Monday, March 7, 2011

The FMLA Marriage Penalty

In Thompson v. North American Stainless, the Supreme Court recently held that an employee may bring a Title VII retaliation claim if he is fired because his fiancee, also a co-worker, filed a discrimination charge. Now, employers may be on edge about employees who have close relationships with one another.

I gave Thompson a fair amount of attention (OK, tons - See summary, quote in LawyersUSA, Proactive Employer podcast appearanceELinfonet post, oral arguments coverage, and even Circuit Court coverage). But it's not all sunshine and lollipops for co-worker couples (and it's not all doom and gloom for their employers). FMLA regulation 29 C.F.R. § 825.120 gives employers of married co-workers a special exception (or, perhaps a "penalty" to the married co-workers):
A husband and wife who are eligible for FMLA leave and are employed by the same covered employer may be limited to a combined total of 12 weeks of leave during any 12-month period if the leave is taken for birth of the employee's son or daughter or to care for the child after birth, for placement of a son or daughter with the employee for adoption or foster care or to care for the child after placement, or to care for the employee's parent with a serious health condition. This limitation on the total weeks of leave applies to leave taken for the reasons specified as long as a husband and wife are employed by the "same employer."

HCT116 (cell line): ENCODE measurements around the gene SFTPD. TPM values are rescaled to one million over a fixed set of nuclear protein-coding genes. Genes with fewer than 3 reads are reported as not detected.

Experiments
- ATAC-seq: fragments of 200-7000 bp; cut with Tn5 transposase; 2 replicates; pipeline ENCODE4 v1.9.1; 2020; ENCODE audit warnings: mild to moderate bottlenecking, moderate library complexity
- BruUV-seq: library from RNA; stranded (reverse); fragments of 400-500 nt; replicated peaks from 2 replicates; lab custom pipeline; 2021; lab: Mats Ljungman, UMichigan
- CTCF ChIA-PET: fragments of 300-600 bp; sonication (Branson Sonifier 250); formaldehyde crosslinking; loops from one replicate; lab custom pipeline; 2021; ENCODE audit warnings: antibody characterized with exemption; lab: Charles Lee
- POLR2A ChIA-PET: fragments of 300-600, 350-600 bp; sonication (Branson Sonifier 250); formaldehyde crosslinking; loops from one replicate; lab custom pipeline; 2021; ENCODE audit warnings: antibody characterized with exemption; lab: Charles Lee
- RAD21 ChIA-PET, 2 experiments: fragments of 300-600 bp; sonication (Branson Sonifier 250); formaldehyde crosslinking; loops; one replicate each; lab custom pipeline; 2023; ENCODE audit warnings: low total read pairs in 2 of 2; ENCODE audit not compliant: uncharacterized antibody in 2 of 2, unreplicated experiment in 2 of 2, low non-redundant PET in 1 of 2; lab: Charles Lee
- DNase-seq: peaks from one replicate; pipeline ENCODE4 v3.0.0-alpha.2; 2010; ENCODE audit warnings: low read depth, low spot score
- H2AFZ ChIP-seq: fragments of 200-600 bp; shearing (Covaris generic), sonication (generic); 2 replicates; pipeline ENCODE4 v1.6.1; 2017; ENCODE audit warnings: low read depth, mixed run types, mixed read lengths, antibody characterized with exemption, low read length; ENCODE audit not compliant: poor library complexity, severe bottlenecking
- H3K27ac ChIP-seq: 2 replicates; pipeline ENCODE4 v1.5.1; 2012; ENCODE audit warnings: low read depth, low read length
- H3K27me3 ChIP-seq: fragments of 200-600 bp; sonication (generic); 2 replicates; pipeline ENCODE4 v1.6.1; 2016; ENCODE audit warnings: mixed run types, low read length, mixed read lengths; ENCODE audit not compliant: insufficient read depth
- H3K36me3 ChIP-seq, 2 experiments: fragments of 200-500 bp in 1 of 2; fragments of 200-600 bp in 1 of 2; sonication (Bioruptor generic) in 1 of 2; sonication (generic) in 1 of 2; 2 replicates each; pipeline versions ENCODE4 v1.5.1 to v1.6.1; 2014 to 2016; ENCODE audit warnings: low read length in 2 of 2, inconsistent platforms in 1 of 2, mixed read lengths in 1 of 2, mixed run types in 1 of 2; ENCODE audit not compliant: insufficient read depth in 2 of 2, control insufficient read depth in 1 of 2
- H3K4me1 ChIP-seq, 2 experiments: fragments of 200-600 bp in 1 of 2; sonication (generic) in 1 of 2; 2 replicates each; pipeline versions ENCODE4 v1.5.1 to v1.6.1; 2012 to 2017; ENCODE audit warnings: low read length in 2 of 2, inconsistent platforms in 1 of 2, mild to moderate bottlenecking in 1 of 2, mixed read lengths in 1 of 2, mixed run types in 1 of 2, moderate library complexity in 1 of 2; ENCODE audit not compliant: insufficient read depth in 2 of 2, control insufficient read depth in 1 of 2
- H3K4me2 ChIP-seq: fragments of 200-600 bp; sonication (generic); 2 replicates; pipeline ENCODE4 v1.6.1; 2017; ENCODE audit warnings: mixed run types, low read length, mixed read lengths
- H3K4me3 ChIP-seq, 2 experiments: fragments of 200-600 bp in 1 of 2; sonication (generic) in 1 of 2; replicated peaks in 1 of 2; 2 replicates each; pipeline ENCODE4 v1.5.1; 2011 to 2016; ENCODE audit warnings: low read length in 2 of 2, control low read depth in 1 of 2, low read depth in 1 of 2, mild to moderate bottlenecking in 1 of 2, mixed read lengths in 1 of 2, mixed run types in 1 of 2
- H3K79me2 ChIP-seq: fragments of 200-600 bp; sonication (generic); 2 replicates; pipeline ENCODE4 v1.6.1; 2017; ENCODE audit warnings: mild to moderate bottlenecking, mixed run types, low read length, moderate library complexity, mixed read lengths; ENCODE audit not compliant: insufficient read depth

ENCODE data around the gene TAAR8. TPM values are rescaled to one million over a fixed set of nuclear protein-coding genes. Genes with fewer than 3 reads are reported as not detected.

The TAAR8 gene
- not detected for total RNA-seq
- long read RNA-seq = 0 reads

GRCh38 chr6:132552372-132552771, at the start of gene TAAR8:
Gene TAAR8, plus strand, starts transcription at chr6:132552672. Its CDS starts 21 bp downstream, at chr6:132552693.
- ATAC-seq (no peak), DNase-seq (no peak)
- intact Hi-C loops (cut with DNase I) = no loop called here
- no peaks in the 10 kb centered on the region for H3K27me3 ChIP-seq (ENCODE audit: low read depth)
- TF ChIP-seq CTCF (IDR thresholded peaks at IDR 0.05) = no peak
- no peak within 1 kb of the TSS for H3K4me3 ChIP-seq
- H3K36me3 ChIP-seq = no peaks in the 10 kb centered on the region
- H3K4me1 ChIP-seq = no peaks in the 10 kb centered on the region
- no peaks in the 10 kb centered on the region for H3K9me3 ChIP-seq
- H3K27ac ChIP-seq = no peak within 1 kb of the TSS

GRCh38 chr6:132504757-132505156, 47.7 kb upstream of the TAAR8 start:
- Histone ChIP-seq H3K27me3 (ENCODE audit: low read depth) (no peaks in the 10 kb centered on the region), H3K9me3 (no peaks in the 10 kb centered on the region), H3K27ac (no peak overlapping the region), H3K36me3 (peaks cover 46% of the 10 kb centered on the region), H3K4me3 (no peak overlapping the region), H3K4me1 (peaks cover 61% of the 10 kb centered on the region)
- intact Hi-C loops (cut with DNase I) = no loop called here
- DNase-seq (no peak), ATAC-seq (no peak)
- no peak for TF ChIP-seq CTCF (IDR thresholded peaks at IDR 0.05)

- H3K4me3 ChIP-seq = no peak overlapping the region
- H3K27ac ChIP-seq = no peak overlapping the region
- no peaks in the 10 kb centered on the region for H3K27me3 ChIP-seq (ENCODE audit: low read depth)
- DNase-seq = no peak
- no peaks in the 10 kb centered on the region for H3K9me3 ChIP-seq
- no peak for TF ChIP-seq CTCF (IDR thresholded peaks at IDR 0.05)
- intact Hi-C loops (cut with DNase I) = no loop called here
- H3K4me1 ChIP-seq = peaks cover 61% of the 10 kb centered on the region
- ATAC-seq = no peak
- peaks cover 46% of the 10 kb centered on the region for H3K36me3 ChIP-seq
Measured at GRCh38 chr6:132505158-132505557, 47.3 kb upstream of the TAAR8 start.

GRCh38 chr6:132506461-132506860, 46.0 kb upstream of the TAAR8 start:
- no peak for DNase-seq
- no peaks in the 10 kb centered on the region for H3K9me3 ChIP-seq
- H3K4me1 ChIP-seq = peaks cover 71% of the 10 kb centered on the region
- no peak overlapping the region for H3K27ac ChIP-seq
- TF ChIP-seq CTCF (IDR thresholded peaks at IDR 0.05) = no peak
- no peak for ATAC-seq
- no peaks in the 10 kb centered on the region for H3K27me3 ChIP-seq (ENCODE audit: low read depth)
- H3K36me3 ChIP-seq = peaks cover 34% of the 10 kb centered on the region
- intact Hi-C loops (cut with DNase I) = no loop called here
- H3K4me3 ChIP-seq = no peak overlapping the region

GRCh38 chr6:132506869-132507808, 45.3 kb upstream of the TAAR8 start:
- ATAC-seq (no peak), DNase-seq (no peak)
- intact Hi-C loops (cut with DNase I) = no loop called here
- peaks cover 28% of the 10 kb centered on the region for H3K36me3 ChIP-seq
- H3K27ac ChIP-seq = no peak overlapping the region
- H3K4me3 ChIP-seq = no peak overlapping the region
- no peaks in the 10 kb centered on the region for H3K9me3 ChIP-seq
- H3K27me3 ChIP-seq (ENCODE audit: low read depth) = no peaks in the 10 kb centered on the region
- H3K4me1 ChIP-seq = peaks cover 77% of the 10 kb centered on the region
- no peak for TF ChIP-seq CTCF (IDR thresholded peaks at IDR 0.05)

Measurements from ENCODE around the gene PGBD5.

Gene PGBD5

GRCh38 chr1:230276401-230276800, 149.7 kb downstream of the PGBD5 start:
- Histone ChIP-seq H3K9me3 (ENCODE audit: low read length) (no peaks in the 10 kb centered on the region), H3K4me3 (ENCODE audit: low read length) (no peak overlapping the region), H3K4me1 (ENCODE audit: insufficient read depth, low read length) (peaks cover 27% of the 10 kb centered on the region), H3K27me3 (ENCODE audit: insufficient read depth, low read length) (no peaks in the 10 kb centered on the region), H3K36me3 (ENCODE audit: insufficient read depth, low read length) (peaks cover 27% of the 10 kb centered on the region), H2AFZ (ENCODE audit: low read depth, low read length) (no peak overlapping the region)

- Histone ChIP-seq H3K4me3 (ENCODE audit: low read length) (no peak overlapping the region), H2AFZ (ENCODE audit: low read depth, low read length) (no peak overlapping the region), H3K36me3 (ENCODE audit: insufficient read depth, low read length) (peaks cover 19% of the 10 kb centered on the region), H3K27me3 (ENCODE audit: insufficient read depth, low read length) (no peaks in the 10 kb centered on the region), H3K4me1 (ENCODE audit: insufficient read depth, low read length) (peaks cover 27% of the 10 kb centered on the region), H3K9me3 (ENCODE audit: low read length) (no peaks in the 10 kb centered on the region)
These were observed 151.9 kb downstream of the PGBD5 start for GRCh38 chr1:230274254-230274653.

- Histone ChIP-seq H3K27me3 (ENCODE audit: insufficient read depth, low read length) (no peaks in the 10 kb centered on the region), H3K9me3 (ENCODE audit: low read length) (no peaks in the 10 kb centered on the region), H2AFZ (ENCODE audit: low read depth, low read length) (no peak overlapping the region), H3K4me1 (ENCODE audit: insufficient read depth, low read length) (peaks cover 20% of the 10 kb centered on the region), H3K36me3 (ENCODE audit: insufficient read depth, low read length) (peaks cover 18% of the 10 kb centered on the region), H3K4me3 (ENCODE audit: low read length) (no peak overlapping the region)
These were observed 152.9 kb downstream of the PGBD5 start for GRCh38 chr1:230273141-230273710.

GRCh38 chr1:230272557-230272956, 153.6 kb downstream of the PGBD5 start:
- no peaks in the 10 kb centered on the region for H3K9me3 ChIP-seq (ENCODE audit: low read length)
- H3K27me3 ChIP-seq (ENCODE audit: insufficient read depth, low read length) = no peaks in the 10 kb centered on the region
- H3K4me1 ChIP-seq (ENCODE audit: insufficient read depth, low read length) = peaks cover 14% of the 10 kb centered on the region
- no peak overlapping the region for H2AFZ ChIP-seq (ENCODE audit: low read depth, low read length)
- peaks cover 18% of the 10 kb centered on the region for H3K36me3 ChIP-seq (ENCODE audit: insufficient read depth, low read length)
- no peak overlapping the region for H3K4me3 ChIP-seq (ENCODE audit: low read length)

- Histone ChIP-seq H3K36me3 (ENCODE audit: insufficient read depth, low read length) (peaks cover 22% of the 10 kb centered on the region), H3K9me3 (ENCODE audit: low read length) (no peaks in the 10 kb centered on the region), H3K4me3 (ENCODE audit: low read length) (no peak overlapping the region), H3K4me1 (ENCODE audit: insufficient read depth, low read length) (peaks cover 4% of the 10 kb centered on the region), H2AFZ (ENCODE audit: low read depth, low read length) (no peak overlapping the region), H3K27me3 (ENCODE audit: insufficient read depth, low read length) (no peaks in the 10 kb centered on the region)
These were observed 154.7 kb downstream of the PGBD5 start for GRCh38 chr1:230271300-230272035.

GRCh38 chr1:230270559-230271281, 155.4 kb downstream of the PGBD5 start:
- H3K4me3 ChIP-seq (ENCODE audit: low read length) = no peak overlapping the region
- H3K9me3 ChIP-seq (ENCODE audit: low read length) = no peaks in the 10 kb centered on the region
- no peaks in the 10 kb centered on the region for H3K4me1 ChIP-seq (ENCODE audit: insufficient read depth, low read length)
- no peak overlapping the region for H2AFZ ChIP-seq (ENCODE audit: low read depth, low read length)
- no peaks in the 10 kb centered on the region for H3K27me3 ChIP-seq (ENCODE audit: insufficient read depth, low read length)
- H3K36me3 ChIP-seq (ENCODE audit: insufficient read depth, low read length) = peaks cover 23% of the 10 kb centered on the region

So, imagine if Thompson actually did marry his fiancee and then they had a baby... actually, per the oral arguments, they are married and have a two-year old daughter. If his employer hadn't fired him, they could have limited the couple to 12 combined weeks for the birth of their child.*

* At least in theory. We would need more detail to know for sure. For example, whether the employer is a covered entity, whether an alternative basis for leave existed, etc.

Posted by Philip Miles, an attorney with McQuaide Blasko in State College, Pennsylvania in the firm's civil litigation and labor and employment law practice groups.